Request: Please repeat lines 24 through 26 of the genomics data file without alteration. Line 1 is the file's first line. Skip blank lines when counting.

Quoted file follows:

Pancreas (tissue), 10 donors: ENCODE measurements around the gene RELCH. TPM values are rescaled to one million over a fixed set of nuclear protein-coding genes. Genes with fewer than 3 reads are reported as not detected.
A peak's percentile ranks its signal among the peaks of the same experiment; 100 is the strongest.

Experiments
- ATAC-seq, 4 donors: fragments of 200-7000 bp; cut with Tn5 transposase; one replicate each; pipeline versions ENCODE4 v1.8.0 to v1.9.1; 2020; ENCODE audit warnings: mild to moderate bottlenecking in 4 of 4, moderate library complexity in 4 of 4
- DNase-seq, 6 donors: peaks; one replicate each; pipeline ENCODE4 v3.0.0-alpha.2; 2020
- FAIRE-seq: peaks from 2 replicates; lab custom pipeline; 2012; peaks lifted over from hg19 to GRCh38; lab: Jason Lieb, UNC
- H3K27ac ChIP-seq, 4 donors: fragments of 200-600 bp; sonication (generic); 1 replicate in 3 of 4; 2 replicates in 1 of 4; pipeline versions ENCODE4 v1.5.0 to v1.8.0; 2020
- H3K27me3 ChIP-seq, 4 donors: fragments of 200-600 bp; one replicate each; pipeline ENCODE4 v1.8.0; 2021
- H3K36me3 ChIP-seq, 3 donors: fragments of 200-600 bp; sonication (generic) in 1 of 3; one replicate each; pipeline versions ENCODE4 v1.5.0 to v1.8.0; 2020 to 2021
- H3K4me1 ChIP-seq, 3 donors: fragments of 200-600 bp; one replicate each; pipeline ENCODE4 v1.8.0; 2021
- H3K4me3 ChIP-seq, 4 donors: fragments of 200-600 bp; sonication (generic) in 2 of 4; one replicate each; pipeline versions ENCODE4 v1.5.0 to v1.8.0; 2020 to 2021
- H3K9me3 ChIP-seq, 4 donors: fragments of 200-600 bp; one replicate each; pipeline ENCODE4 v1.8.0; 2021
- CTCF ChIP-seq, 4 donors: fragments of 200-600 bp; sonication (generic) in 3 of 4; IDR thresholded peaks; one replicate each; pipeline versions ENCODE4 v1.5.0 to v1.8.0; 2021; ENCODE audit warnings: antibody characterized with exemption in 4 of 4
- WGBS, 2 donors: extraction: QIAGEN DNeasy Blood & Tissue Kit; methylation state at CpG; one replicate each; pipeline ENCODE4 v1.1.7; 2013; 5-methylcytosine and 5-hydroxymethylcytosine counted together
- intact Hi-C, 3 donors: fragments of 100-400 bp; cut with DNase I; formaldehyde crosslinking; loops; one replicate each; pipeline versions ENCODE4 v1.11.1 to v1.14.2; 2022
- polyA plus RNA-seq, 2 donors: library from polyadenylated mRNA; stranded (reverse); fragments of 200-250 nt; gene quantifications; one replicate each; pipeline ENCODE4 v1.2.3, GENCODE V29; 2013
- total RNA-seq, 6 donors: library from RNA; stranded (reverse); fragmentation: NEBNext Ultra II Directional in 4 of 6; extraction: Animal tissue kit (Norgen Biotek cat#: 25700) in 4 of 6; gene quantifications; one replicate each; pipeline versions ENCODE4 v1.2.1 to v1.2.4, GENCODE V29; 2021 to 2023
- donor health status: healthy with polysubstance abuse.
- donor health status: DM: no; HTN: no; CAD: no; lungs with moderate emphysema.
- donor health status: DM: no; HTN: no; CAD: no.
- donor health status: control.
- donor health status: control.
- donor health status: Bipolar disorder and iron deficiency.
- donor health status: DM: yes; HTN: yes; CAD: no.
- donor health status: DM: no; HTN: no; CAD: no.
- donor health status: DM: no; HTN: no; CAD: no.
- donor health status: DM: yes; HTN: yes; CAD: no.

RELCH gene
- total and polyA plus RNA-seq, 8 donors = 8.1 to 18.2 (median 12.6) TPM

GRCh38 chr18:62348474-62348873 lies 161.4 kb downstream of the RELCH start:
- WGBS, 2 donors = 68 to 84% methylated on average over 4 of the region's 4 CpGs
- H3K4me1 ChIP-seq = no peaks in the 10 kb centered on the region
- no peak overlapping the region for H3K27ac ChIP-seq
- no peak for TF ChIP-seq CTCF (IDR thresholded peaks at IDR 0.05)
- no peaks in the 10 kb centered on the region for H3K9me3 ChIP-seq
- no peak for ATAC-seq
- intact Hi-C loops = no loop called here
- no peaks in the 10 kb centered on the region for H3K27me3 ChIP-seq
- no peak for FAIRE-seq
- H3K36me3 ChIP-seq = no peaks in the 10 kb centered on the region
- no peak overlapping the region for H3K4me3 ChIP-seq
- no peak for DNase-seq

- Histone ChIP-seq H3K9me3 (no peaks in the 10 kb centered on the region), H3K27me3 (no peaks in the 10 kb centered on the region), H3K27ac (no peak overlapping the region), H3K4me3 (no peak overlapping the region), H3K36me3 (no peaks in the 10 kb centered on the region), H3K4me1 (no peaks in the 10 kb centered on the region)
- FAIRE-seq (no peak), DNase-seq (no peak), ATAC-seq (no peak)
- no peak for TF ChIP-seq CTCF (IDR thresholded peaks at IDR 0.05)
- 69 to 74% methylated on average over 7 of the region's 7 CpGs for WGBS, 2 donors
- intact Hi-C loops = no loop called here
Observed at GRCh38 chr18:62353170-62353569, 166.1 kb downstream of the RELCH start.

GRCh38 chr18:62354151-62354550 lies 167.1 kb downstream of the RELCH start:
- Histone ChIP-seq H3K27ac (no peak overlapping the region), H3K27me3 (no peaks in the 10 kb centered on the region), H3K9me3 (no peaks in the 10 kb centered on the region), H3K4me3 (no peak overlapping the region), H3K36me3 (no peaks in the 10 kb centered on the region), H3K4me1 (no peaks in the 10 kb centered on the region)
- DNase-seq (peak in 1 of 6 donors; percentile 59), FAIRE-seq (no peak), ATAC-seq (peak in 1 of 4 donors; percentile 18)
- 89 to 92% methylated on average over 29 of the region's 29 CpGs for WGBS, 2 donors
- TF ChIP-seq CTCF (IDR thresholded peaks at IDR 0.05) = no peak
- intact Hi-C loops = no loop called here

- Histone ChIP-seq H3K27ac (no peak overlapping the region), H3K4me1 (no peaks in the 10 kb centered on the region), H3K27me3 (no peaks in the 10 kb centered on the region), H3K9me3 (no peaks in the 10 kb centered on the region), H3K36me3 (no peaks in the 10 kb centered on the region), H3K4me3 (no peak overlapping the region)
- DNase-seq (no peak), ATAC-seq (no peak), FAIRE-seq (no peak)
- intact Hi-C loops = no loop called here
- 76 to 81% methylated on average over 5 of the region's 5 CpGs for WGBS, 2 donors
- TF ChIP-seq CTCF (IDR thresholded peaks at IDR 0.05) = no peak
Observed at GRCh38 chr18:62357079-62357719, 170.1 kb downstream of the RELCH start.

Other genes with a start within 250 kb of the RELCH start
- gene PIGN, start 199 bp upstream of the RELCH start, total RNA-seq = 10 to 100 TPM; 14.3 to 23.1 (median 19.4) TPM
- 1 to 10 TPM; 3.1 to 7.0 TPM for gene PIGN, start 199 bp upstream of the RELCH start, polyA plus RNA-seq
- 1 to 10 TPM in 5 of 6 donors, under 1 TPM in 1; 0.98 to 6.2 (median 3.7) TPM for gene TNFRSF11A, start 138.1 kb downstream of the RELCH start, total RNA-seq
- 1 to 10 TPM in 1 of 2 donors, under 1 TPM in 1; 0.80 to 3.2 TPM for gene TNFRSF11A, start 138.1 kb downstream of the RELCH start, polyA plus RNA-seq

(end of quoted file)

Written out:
- donor health status: DM: yes; HTN: yes; CAD: no.
- donor health status: DM: no; HTN: no; CAD: no.
- donor health status: DM: no; HTN: no; CAD: no.